Association of total dietary carotenoids and hip fracture risk.

Figure 2: Association of total dietary carotenoids and hip fracture risk.

Five studies explored the relationship between dietary individual carotenoids, such as α-, β-carotene, β-cryptoxanthin, lycopene, and Lutein/zeaxanthin, and hip fracture risk. As shown in Figure 3, high intake of dietary β-carotene significantly decreased the risk of hip fracture, and the OR was 0.72 (95% CI: 0.54, 0.95), while other individual carotenoids did not show any significant associations with hip fracture risk, the pooled OR was 0.77 (95% CI: 0.55, 1.08) for α-carotene, 1.11 (95% CI: 0.97, 1.28) for β-cryptoxanthin, 0.84 (95% CI: 0.69, 1.01) for lycopene, and 0.94 (95% CI: 0.79, 1.11) for Lutein/zeaxanthin, respectively. Significant heterogeneities were found in the meta-analyses of α-carotene (I2 = 63.8%, P < 0.001) and β-carotene (I2 = 74.4%, P = 0.04), respectively.

Pooled analysis between dietary special carotenoids and hip fracture risk.

Figure 3: Pooled analysis between dietary special carotenoids and hip fracture risk.

Further subgroup analysis showed that dietary β-carotene decreased hip fracture risk among men (OR = 0.57, 95% CI: 0.40, 0.81) or subjects aged over 60 years (OR = 0.57, 95% CI: 0.40, 0.81), or subjects with BMI ≤ 25 kg/m2 (OR = 0.62, 95% CI: 0.40, 0.96, P = 0.03), or Asians (OR = 0.62, 95% CI: 0.40, 0.96, P = 0.03), while further meta-regression analysis showed that the study characteristics of gender, age, BMI and location did not affect our results. (Table 2).

Table 2: Effects of study characteristics on the association between dietary β-carotene and hip fracture risk


No. of studies

OR (95% CI)




0.72 (0.54, 0.95)

Study design




0.84 (0.62, 1.14)



0.55 (0.34, 0.89)





0.80 (0.58, 1.11)



0.57 (0.40, 0.81)





0.91 (0.66, 1.27)



0.57 (0.40, 0.81)

BMI (kg/m2)




0.62 (0.40, 0.96)



0.85 (0.57, 1.26)





0.62 (0.40, 0.96)

 United States


0.85 (0.57, 1.26)

Circulating carotene and any fracture risk

There was no study concerning on the association between total circulating carotenoids and fracture risk. Only 2 studies prospectively assessed the relationship between circulating carotene levels and risk of any fracture; the pooled OR for high versus low carotene levels was 0.83 (95% CI: 0.59, 1.17).

Sensitivity analysis

Results of sensitivity analyses conducted by omitting one study at each time using a random-effects model showed that the combined results for dietary intake of total carotenoids and α-carotene were sensitive to individual study. Dai et al’s study focused on female subjects affected the association between dietary total carotenoids, α-carotene and hip fracture risk, and the summary OR was 0.60 (95% CI: 0.45, 0.80) for total carotenoids and 0.65 (95% CI: 0.50, 0.85) for α-carotene respectively when deleted this data set.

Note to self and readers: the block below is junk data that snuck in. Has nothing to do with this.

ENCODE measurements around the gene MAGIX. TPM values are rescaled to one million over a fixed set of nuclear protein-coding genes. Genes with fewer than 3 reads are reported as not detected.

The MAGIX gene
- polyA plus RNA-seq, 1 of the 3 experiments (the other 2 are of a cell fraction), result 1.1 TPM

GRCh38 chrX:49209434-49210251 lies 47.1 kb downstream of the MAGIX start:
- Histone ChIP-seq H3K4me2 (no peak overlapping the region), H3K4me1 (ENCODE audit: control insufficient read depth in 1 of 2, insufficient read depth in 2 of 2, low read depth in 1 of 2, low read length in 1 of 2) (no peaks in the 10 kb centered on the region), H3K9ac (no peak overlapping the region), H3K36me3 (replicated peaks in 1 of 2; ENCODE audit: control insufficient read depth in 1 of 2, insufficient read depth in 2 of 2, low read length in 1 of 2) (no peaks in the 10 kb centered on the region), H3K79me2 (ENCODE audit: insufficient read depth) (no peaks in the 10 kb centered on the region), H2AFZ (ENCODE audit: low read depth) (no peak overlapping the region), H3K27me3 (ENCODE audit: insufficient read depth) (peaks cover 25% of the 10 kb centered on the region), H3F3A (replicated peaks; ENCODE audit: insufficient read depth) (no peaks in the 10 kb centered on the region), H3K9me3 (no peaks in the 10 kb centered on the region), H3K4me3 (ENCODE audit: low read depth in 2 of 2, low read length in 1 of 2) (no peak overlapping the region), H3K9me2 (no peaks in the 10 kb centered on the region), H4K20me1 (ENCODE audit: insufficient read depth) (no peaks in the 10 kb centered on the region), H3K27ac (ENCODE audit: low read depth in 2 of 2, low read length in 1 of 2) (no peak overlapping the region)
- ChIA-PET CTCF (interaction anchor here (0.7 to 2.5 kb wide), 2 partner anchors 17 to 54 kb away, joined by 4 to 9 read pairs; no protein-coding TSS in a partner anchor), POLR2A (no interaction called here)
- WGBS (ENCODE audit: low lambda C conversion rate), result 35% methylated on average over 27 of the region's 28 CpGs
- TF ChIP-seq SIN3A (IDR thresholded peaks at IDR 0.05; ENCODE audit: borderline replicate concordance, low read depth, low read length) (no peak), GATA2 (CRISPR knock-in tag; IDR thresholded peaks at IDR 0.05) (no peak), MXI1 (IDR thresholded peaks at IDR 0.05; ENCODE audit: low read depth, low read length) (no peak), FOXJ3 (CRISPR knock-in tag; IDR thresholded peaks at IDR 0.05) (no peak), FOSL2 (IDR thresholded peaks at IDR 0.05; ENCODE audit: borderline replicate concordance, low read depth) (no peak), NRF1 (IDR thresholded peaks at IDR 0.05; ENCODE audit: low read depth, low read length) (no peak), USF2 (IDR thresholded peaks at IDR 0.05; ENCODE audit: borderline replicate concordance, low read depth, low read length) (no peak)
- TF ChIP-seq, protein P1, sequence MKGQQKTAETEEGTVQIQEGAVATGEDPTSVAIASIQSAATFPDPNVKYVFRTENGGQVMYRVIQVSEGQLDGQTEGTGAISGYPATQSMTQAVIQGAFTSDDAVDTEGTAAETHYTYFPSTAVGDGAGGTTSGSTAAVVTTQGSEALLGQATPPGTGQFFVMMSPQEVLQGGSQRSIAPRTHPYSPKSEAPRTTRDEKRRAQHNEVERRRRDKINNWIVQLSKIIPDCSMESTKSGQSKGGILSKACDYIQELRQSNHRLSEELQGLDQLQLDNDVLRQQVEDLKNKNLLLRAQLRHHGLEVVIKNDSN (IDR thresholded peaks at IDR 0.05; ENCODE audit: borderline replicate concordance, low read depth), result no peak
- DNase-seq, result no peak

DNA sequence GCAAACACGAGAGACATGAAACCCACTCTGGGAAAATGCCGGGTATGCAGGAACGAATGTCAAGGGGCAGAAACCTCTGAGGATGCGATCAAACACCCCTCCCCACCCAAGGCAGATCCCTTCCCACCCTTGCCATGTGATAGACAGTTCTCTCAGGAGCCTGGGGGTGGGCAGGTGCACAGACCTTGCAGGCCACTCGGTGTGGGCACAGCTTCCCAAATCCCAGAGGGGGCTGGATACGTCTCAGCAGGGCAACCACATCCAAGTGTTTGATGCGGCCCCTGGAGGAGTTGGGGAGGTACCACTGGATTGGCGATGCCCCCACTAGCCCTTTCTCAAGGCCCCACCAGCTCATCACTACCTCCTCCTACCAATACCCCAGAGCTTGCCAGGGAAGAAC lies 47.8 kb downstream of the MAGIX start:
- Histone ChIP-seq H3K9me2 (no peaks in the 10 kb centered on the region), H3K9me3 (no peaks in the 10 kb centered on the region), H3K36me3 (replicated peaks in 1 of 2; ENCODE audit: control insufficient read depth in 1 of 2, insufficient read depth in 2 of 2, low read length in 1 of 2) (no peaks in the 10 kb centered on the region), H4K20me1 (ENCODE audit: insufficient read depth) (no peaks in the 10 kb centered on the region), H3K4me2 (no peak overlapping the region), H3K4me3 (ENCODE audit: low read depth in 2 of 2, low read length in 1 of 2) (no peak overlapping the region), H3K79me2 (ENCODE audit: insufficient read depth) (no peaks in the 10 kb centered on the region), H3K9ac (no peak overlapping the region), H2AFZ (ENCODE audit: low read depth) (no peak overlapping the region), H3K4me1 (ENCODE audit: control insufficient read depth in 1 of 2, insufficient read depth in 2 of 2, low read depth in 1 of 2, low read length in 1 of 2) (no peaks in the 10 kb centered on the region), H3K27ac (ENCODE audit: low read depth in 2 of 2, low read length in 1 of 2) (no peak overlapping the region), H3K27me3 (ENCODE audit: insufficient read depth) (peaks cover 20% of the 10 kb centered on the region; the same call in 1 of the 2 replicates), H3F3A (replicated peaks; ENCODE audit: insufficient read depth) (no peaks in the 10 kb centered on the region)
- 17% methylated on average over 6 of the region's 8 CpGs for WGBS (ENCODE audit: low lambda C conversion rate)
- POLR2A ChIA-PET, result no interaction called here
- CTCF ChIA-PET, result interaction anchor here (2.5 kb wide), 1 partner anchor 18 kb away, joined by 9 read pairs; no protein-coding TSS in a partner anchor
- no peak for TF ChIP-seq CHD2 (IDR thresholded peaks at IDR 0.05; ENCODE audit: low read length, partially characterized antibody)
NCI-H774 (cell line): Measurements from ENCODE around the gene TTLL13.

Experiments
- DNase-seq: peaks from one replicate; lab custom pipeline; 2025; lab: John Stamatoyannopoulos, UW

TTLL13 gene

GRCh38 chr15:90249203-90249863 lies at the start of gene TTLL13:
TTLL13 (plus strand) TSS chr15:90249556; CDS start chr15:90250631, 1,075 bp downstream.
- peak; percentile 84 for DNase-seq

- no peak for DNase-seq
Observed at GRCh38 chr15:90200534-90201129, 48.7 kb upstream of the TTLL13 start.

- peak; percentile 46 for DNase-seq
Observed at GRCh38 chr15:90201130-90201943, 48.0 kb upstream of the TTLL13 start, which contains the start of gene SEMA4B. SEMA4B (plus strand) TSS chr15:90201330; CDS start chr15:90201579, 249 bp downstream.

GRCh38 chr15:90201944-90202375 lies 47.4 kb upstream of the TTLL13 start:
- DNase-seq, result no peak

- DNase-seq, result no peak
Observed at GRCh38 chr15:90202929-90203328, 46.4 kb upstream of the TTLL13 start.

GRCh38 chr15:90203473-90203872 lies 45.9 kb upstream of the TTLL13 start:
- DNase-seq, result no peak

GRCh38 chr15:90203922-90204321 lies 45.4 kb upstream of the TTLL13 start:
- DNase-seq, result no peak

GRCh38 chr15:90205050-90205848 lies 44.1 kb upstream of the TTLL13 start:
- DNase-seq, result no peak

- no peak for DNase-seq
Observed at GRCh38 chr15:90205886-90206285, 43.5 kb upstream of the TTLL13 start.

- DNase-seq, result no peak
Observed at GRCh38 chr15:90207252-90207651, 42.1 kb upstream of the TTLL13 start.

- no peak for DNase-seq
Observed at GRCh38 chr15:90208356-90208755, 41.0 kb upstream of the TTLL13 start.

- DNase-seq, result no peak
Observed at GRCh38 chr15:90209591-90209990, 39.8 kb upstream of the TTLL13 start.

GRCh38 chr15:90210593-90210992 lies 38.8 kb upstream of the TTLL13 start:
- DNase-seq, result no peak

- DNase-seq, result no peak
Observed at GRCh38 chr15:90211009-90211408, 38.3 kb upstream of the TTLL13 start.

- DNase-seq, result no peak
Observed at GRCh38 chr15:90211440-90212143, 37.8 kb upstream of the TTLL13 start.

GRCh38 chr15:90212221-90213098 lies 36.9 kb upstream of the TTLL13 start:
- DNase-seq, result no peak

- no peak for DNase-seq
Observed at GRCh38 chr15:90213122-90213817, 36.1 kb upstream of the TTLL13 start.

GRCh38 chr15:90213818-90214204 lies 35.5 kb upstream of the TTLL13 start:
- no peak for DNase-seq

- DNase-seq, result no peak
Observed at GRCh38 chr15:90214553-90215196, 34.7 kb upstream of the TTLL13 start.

Publication bias

The Egger’s tests did not indicate significant publication bias in the meta-analyses for dietary total carotenoids, α-carotene, β-carotene, β-cryptoxanthin, lycopene, or Lutein/zeaxanthin (P = 0.16; P = 0.36; P = 0.10; P = 0. 49; P = 0.14; P = 0.60).


Based on the limited evidence from observational studies, our meta-analysis supported the hypothesis that higher dietary intake of total carotenoids or β-carotene might be potentially associated with a low risk of hip fracture, although an obvious heterogeneity was observed.

The mechanisms that carotenoids decreased hip fracture risk might be multi-factors, one was its antioxidant property [28], combining with its anti-catabolic and pro-anabolic activities, which could suppress osteoclast differentiation, promote osteoblast mineralization and stimulate alkaline phosphatase activity of osteoblasts [13, 29, 30], on the other hand, carotenoids were the index of fruit and vegetable intake, whose beneficial role in decreasing fracture risk also had been widely proved, this support the beneficial role of dietary total carotenoids and β-carotene in decreased hip fracture risk.

Meanwhile, sex hormones regulated the biological effects of carotenoids, testosterone could increase the uptake and biological availability of carotenoids [31], the decreased level of testosterone and the loss of the estrogen function increased the risk of fracture. In our present study, the association of dietary intake of β-carotene with decreased fracture risk for men might be the synergistic effects of testosterone and the antioxidant property of β-carotene, while for postmenopausal women, the effect of oxidative stress on bone health may be less critical than estrogen level. Older people conserved higher susceptibility to fracture as aging resulted in serious bone loss [2], continually decreased level of estrogen and testosterone also increased hip fracture risk, thus, the positive association of dietary β-carotene intake with bone health might be more pronounced for those subjects who were at higher risk of fracture.